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MoreBeer’s Hop Rhizome Sale Going On Now!

MoreBeer hop rhizome sale - Save 30% on Hop Plants

MoreBeer hop rhizome sale – Save 30% on Hop Plants

 

Limited time and quantity promo code from  MoreBeer.com
Promo Codes for the Month of February, 2017
Coupon Code Date:
2-6-2017 to 2-10-2017
Promotion Details:
 Save up to 30% on Hop Rhizomes
Promo Code:
HOP RHIZOME SALE
Coupon Description
:  Right now More Beer has a sale going on for their hop rhizomes.  If you act now, you can save 30% on a variety of hop rhizomes including sterling, columbus, cascade, centennial, chinook and many more!  These items also qualify for the MoreBeer free shipping offer!

MoreBeer.com Coupon Code Hop Rhizome Sale

 

 

How to Dry Hop Beer and Homebrew

 

How to Dry Hop Beer

How to Dry Hop Beer

 

Dry hopping your beer is one of the easiest ways to make a good beer great and is supper simple to do!  At this point I dry hop any Pale Ale or IPA that I brew. It does not make the beer more bitter but instead gives the impression of hoppyness and freshness with fragrant hop aroma. To dry hop your beer, wait until fermenation has completed and CO2 is no longer being generated.  The reason for this is so that the escaping CO2 does not carry away the hop aroma with it because you want those odors to stay in contact with the recently fermented beer.  I use either whole hops or pellet hops for dry hopping but prefer to use whole hops if available.  Depending on the beer I will add between 2oz to 6oz per 5 gallon batch ( I typically go with 2oz, but my Pliny the Elder recipe calls for 5oz). I leave the hops in contact with the fermented beer for approximately 5-7 days and then either transfer to keg or cold crash for another 2 days.  The process is that simple and I encourage you to try it on your next hoppy beer batch.  When you pour your first pint focus on the aroma and if possible compare it to a batch of homebrew that you did not dry hop to see the difference!

 

 

Hops

Hops are the cone-shaped flowers of the hop plant humulus lupulus, and they are responsible for the bitter taste and much of the aroma in a beer. The first documented cultivation of hops occurred in 730s AD in the Hallertau region of Germany, but by most accounts they were not widely used in beer brewing until approximately 350 years later. Today there are well over 80 unique varieties of hops that are commonly used to brew beer.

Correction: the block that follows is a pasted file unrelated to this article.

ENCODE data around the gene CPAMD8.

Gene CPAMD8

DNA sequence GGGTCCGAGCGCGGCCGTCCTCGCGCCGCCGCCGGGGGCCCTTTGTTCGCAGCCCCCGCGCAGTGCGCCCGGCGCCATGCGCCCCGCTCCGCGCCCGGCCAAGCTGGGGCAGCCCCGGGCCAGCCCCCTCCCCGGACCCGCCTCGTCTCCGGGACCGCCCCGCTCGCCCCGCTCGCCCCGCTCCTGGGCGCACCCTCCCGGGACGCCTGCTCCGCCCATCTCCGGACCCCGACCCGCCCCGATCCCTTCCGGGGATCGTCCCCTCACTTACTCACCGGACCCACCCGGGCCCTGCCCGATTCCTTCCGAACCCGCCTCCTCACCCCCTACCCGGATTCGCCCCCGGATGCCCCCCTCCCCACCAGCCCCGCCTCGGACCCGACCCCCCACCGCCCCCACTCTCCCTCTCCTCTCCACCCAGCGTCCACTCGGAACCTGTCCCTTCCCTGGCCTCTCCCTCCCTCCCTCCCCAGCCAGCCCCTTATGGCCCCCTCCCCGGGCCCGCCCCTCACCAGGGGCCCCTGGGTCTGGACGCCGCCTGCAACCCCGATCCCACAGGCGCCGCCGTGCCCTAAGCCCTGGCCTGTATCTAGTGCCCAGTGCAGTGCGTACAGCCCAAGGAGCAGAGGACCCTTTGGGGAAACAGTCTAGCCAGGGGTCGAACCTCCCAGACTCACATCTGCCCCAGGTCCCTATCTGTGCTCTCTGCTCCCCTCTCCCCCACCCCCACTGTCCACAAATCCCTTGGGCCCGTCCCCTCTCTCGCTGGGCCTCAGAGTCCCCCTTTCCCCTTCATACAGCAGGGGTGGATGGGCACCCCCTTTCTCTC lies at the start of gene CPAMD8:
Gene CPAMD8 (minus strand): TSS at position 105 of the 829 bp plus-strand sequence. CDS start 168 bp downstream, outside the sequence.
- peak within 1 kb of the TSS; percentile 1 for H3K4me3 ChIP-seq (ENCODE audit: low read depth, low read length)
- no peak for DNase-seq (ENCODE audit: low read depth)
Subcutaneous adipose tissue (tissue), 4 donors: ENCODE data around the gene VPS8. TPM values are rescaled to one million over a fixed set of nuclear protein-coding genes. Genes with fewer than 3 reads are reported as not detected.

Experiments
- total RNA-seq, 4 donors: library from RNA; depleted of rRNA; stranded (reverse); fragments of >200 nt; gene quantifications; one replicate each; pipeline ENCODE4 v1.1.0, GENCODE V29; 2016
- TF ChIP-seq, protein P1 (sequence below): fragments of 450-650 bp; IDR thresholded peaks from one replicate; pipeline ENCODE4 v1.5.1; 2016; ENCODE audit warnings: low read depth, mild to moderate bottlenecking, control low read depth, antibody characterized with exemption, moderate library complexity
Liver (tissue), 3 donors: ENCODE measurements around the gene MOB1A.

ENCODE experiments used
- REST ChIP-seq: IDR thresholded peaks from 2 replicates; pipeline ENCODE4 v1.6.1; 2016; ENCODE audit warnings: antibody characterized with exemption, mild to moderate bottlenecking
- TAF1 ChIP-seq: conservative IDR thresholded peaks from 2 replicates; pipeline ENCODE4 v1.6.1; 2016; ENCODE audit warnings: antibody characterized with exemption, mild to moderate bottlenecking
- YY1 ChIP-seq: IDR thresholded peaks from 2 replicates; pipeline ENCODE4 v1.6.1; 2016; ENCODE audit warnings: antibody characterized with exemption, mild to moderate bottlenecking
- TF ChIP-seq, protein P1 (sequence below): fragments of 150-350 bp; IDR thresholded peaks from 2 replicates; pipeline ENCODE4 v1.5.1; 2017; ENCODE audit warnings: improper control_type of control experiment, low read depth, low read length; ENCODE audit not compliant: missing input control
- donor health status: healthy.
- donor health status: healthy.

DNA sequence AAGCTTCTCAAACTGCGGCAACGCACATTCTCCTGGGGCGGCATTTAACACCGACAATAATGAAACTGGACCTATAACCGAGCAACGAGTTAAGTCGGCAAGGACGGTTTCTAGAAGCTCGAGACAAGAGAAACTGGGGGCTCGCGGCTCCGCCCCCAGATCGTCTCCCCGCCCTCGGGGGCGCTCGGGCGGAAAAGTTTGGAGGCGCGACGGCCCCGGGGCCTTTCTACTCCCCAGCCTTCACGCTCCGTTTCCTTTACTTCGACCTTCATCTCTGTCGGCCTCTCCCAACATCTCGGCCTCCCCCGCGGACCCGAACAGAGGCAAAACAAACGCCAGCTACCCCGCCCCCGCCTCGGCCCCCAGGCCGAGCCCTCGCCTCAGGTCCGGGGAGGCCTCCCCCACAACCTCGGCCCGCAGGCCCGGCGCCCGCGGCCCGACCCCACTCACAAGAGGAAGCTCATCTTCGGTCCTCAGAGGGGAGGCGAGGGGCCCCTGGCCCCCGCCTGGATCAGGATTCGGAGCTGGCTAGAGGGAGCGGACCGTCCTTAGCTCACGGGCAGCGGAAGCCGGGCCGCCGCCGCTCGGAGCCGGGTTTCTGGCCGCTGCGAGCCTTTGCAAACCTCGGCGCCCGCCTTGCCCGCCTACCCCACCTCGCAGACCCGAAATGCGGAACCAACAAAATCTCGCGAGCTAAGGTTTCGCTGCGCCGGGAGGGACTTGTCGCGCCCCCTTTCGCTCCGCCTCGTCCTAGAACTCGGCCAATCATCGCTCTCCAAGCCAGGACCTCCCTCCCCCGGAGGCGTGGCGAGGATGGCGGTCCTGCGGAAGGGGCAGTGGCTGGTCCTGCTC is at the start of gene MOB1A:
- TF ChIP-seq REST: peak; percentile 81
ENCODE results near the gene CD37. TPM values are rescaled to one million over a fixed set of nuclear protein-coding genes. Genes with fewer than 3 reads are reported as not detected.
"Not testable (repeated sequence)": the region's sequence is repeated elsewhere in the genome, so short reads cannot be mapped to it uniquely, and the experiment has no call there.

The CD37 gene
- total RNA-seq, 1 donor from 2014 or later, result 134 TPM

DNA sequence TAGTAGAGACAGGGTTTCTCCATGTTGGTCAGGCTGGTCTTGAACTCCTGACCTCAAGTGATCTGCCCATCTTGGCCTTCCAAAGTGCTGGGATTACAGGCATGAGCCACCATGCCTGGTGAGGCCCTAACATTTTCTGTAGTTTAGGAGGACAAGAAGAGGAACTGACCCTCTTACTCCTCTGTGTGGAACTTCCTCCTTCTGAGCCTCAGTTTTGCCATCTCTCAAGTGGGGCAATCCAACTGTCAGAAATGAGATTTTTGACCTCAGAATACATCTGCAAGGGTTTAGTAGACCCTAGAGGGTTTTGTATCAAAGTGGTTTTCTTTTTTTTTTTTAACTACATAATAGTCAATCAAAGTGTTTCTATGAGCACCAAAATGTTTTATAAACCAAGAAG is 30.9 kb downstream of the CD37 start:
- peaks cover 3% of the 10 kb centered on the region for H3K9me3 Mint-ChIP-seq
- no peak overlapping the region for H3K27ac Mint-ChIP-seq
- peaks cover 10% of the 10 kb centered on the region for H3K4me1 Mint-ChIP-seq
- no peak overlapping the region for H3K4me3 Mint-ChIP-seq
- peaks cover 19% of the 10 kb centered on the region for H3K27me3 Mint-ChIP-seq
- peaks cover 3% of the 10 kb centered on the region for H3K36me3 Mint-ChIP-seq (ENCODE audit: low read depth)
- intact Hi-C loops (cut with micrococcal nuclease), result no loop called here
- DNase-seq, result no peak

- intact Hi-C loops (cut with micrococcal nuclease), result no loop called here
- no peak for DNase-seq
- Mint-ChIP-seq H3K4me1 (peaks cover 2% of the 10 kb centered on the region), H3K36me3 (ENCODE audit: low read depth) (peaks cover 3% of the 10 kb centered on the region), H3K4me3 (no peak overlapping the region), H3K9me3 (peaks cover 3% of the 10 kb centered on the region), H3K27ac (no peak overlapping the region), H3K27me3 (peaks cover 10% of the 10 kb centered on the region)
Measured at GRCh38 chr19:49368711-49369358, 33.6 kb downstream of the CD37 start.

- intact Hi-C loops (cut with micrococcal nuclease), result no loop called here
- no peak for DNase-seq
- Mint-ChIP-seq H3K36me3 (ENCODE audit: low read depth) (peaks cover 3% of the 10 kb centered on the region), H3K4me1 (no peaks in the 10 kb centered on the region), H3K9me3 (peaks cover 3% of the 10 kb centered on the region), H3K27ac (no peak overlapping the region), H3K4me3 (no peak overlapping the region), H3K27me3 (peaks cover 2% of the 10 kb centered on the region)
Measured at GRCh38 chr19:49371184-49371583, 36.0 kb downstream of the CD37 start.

The soft resins and oils used to bitter beer and impart aroma are contained in the lupilin glands of the female hop flower. The hops’ resin is comprised of alpha and beta acids. The alpha acid in hops is the primary source of bitterness and also acts as a preservative in beer. When heated in the brewing process, alpha acids are isomerized and form iso-alpha acids. The amount of time that the alpha acid is subjected to the boil determines the degree of isomerization that occurs, and the amount of bitter flavoring that is produced in the beer.

At a certain point, the boiling begins to have significantly diminished returns on the isomerization of the alpha acid and it becomes ineffective for creating additional bitterness in the beer. Typically that occurs 60 to 90 minutes after adding the hop to the heated wort. The isomerization process occurs when the wort is heated above approximately 175° F. The quantity of alpha acid present in a hop will determine the hop’s bittering potential.

Alpha acid percentages vary dramatically between the different varieties of hops and are impacted by a multitude of outside factors such as storage packaging, age of the hop, storage temperature, oxidization, drying method, and growing conditions. Unlike alpha acid, beta acid imparts only a small portion of the total bitterness in a beer. Yet beta acids are important because, as the alpha acids’ bitterness breaks down over time during fermentation and storage, beta acids create a sharper bitterness as oxidation occurs. Unlike alpha acid, beta acid does not isomerize during the boil and is primarily responsible for the hop aroma in a beer.

 

Below is a list of commonly expected alpha and beta acid levels for different hop varieties. These are not exact and are just intended for estimation purposes:

 

Ahtanum Hop, Alpha Acid 5.5-9%, Beta Acid 5-6.5%

Amarillo Hop, Alpha Acid 6-11%, Beta Acid 6-7%

Apollo Hop, Alpha Acid 15-21%, Beta Acid 5-8%

Australian Galaxy Hop, Alpha Acid 12-14%, Beta Acid 5.5%-6.5%

Australian Helga Hop, Alpha Acid 5-6.5%, Beta Acid 4-5%